A new Texas law signed by Gov. Greg Abbott in Houston on Monday, Sept. 13 attempts to keep some arrested persons in jail if they have a previous criminal record, even though they haven’t had their day in court on the new charge and should be presumed innocent until that time.
The law goes into effect Dec. 2, 2021.
Passed last month by the Texas legislature, the Damon Allen Act (or Senate Bill 6) is named for a Texas State Trooper who was killed at a traffic stop on Thanksgiving Day in 2017. Trooper Allen was shot by a man who had a history of violence against law enforcement and had been released on bond after a later charge.
Personal recognizance bonds end for violent offenders
The new law eliminates personal recognizance bonds for those with a history of violent offenses. That means such persons would have to pay cash bail set by a judge, or pay a bail bonds company, as opposed to being granted a personal recognizance bond, which allows release with no payment but rather only a promise to return to court.
According to a report by KTRK ABC13.com, Gov. Abbott said the magistrate who’d considered bail for the person who killed Allen did not have access to the criminal history which could have kept the man behind bars.
Under the new law, judges must take a suspect’s criminal past into consideration before setting bail. However, an accused person still might be able to gain release by paying cash bail or paying a bail bonds company, as long as they were able to afford it, given the amount set by the judge.
In the case of the State Trooper’s killer, the man had been released on $15,500 bond after he allegedly assaulted a sheriff’s deputy.
Being able to post cash bail has determined many releases from Texas jails. However, some jurisdictions, including Harris County, have been moving to release more persons accused of low-level crimes without requiring money be paid.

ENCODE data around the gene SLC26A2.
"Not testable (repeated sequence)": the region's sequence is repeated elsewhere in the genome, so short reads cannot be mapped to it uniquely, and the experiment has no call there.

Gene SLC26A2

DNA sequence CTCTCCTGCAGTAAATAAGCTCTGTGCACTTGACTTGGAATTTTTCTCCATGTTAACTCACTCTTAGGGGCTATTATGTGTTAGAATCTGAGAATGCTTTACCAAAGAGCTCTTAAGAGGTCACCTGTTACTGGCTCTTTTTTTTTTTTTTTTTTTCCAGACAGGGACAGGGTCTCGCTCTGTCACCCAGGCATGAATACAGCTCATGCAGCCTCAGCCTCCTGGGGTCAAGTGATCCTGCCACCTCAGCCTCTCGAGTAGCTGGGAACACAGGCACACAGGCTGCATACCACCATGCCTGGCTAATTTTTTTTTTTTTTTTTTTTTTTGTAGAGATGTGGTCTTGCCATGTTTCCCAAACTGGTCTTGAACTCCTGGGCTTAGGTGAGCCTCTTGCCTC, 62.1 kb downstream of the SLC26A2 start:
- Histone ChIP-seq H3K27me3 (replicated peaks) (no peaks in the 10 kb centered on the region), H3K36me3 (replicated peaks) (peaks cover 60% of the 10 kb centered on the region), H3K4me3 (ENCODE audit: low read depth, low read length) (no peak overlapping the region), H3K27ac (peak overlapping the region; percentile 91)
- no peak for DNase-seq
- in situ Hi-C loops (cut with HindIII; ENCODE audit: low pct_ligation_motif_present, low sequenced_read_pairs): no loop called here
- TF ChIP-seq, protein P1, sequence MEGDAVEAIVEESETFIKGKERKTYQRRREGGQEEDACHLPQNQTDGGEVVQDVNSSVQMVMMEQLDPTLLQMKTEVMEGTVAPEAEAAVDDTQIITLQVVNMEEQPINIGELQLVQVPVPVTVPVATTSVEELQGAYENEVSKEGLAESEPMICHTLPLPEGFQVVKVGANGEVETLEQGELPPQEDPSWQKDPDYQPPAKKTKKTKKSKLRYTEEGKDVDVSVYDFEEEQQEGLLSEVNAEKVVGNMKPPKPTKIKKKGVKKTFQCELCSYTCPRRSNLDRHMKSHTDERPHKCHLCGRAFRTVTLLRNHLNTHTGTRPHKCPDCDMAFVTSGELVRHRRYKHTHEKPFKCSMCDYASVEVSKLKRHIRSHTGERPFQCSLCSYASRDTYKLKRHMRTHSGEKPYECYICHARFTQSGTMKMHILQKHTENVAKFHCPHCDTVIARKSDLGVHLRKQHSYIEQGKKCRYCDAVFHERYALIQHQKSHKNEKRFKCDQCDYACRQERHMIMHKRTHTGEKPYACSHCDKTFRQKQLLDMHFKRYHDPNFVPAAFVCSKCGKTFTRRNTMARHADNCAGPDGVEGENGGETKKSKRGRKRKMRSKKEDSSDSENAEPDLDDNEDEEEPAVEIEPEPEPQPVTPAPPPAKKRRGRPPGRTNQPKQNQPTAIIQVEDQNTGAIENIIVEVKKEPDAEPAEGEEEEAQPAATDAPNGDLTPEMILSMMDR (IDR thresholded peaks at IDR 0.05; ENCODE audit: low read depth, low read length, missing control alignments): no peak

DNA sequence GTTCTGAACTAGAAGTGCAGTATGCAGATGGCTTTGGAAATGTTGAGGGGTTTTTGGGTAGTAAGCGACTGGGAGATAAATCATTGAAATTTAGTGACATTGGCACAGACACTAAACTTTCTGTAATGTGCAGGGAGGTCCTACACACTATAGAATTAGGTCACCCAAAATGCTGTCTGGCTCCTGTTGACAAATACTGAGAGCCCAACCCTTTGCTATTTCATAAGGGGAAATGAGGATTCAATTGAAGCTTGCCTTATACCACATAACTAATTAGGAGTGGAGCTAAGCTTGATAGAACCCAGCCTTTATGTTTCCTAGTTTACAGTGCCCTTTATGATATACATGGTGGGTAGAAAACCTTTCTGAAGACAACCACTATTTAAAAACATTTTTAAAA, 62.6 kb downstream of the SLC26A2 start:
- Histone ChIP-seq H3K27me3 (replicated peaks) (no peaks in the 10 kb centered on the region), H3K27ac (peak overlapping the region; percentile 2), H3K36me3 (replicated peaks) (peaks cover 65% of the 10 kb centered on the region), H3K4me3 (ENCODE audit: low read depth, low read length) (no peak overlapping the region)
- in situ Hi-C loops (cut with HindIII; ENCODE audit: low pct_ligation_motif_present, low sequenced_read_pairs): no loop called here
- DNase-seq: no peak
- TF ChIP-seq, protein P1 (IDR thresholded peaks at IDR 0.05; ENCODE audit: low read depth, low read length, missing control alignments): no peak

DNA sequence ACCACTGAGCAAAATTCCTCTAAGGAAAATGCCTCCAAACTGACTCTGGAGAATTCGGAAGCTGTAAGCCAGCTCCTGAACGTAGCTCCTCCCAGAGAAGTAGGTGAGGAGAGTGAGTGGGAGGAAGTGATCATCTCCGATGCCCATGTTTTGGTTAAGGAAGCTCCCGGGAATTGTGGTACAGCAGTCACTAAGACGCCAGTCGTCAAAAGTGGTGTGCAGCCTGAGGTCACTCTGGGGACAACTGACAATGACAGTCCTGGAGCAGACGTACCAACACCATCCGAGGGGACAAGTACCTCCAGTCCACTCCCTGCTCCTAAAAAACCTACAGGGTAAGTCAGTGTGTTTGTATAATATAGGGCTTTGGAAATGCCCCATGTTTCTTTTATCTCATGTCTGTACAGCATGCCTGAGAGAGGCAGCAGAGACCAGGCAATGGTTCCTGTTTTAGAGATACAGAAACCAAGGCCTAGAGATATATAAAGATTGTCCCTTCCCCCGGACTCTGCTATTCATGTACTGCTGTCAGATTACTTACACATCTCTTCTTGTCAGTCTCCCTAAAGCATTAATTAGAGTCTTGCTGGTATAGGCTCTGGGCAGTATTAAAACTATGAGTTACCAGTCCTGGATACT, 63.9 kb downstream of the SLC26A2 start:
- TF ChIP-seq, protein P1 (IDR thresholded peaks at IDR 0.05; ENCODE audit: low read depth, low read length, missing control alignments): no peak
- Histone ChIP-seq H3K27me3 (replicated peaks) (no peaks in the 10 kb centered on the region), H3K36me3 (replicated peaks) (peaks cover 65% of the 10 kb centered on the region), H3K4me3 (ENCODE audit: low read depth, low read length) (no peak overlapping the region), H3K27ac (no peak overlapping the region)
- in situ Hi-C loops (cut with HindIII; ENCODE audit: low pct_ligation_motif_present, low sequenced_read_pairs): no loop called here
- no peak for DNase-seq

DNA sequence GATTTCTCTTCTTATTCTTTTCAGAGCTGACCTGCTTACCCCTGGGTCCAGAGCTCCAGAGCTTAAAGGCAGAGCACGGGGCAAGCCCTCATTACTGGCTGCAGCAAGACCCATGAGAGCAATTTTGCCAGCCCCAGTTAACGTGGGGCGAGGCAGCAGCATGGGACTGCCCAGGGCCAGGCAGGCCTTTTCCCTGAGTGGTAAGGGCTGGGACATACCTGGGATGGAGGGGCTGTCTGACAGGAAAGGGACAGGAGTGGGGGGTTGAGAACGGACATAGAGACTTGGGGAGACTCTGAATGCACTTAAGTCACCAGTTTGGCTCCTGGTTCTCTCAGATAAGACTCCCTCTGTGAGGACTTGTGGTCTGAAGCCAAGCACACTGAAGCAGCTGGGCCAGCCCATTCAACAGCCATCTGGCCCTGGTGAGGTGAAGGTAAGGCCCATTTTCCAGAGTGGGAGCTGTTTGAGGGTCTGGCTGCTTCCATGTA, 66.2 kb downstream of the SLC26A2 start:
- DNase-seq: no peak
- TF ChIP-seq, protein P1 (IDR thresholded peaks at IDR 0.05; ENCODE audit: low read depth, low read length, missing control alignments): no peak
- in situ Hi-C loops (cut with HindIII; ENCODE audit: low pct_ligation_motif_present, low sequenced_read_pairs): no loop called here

Proponents cite new crimes after bail is posted
Proponents of the new law say it is needed to keep dangerous people behind bars until their trial. They cite many defendants accused of violent crimes being released on bond and then committing new crimes.
“The Damon Allen Act makes it harder for dangerous criminals to be released from jail on bail,” Gov. Abbott said just before signing the bill into law.
With no personal recognizance allowed for persons with a record of violent offenses, they still can be released by paying the amount of cash set by the court, or by paying a percentage to a bail bonds company.
The new law also bans cashless release for individuals arrested on any felony charge if they were already out of jail on bond for an earlier violent criminal case.
As the Texas Tribune reported, opponents of the law say its exclusion of only cashless bonds, but not money bail, will increase the problem of detention based on lack of wealth and result in overcrowded jails. Opponents say requiring cash to get out of jail will mainly penalize low-income persons, as well as boost the for-profit bail bonds industry.
Indeed, those who can afford to pay the bail set by a judge, or pay a bail bonds company, still can be released under the new law.
Hire an experienced Houston criminal defense lawyer
If someone in your family faces a criminal charge, rest assured that you can get skilled and experienced legal representation from the award-winning Neal Davis Law Firm. While based in Houston, we also serve persons throughout Harris County and in neighboring Fort Bend County and Montgomery County.
Contact us today for a confidential evaluation of your case, which may include exploring the chances of being released on personal recognizance rather than by paying bail, before or after the new Texas law on bail takes effect.
In the meantime, learn more about what bail is and how it works.